during the same year a Greek fleet commanded1
by Cleonymus the Lacedaemonian put in to the shores of Italy and seized the city of Thuriae in the country of the Sallentini.2
The consul Aemilius was dispatched against this enemy, whom he routed in a single engagement and drove to his ships.
Thuriae was restored to its old inhabitants, and peace was established in the Sallentine territory. i find in some annals that Junius Bubulcus the dictator was sent among the Sallentini, and that Cleonymus withdrew from Italy before it became necessary to fight the Romans.
rounding then the promontory of Brundisium, he was swept on by the winds in the mid gulf of the Adriatic, and dreading the harbourless coasts of Italy on his left and on his right the Illyrians, Liburnians, and Histrians, —savage tribes and [p. 365]
notorious most of them for their piracies —kept3
straight on until he reached the coasts of the Veneti.
having sent a small party ashore to explore the country, and learning that it was a narrow beach that extended in front of them, on crossing which one found behind it lagoons which were flooded by the tides; that not far off level fields could be made out, and that hills were seen rising beyond them, and that a river of great depth —the
Mediacus —debouched there, into which they could bring round their ships to a safe anchorage —having learned all this, I say, he ordered the fleet to sail in and make its way up stream.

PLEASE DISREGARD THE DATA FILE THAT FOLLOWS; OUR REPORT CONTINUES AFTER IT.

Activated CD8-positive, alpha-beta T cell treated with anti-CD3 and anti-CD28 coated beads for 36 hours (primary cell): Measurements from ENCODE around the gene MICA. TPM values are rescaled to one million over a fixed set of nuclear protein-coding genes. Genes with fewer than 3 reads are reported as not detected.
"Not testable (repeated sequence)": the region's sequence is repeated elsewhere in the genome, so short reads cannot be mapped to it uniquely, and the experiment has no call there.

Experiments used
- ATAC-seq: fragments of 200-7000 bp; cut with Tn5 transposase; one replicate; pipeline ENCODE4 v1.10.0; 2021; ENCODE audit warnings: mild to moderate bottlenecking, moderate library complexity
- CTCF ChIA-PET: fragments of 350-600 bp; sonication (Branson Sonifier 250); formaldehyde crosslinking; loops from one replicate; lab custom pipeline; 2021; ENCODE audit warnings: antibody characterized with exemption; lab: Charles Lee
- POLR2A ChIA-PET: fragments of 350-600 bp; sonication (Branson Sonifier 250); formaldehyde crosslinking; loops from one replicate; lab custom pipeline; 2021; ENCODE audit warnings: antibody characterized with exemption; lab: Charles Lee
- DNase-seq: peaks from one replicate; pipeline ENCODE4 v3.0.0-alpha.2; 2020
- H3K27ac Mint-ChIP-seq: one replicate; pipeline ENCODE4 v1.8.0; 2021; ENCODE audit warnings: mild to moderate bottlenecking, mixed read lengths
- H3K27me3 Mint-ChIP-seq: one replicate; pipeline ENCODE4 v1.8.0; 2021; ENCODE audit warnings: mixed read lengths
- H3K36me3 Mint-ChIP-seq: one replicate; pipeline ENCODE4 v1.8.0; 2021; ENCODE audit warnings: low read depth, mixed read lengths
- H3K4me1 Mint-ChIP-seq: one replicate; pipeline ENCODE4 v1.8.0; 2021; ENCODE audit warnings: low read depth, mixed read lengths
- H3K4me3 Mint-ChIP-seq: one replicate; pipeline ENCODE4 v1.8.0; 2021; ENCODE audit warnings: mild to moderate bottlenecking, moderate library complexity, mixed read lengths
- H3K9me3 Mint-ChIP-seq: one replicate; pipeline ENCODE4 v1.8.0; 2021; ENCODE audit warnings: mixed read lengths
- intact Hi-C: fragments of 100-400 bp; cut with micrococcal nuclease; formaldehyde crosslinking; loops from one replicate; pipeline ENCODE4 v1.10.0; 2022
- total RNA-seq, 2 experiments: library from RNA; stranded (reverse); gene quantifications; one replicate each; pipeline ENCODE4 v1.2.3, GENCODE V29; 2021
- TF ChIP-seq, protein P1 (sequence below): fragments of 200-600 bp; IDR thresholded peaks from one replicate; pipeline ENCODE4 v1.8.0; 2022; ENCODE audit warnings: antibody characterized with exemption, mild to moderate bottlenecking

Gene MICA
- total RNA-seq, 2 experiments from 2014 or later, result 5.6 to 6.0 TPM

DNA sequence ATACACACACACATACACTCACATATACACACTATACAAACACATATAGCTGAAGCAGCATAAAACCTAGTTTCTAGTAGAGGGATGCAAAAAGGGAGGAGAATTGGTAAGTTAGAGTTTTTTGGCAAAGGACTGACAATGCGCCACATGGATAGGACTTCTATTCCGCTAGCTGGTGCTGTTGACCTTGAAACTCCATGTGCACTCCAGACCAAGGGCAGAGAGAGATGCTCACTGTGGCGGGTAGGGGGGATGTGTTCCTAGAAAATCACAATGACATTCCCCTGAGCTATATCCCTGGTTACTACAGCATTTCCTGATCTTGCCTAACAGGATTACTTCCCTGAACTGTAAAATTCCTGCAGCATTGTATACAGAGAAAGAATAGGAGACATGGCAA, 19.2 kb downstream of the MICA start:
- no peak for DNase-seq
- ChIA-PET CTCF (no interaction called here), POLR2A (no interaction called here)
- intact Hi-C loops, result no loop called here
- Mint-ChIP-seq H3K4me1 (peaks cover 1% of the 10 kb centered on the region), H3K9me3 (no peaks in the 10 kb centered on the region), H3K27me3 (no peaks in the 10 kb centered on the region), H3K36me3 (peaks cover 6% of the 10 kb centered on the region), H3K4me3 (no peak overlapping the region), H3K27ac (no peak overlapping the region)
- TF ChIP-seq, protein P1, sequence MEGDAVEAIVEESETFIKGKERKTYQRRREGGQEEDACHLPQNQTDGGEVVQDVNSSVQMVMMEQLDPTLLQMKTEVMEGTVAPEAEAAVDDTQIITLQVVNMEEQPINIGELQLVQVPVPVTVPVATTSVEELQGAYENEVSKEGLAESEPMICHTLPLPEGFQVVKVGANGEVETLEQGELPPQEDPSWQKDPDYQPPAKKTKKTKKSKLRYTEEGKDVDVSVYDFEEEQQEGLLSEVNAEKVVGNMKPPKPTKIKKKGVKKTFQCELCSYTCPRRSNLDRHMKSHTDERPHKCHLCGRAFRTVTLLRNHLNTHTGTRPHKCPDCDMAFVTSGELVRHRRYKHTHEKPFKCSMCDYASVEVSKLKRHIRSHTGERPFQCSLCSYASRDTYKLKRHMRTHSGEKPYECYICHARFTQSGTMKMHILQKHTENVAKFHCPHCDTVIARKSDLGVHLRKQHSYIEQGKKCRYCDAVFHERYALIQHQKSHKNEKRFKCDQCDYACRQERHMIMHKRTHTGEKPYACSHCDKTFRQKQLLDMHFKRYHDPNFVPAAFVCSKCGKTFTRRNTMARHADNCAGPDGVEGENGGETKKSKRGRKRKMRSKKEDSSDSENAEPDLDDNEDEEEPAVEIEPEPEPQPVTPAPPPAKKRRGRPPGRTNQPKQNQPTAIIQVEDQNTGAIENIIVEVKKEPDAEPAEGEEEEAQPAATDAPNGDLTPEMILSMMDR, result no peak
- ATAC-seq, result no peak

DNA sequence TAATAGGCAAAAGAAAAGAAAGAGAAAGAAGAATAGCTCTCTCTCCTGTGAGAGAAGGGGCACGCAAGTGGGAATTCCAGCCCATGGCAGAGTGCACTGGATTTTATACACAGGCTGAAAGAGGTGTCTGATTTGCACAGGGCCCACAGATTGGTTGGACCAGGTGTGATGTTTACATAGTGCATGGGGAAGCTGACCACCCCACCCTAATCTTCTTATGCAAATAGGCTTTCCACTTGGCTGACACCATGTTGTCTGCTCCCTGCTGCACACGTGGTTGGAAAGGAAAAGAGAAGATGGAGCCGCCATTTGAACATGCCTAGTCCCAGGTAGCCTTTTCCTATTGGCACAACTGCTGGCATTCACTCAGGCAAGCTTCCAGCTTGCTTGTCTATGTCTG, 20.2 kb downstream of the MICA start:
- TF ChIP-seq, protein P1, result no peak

but the channel would not admit the heaviest ships, and the multitude of armed men, passing over into the lighter vessels, kept on till they came to thickly inhabited fields; for three maritime villages of the Patavini were situated there along the river —bank.
disembarking there they left a small body of men to defend the boats, burnt the houses, made spoil of men and cattle, and, lured on by the sweets of pillage, advanced to a greater and greater distance from their ships.
when word of these events was brought to the Patavians, whom the vicinity of the Gauls kept always under arms, they divided their young men into two divisions. one of these marched into the region where the scattered marauding was reported; the other, taking a different road, to avoid falling in with any of the marauders, proceeded to the place where the ships were moored, fourteen miles from the town.
The latter party, slaying the guards, who were unaware of their approach, made a rush for the ships, and the terrified sailors were forced to get them over to the other side of the stream. onland, [p. 367]
too, the battle waged against the straggling4
plunderers was equally successful, and when the Greeks would have fled back to their station, the Veneti stood in their way. thus the enemy were caught between two parties and were cut to pieces.
some of them, being taken prisoners, told how the fleet and King Cleonymus were three miles off.
thereupon the captives were consigned to the next village for safe —keeping, and armed men filling the river boats —suitably constructed with flat bottoms, to enable them to cross the shallow lagoons —and others manning the craft they had captured from the invaders, they descended upon the fleet and surrounded the unwieldy ships;
which, being more fearful of the unknown waters than of the enemy, and more bent on escaping to the deep sea than on resisting, they pursued clear to the river's mouth, and having captured some of them and burnt them, after they had been run aground in the confusion, returned victorious.
Cleonymus sailed off with barely a fifth part of his ships intact. in no quarter of the Adriatic had his attempts succeeded. there are many now living in Patavium5
who have seen the beaks of the ships and the spoils of the Laconians which were fastened up in the old temple of Juno.
in commemoration of the naval battle a contest of ships is held regularly, on the anniversary of the engagement, in the river that flows through the town.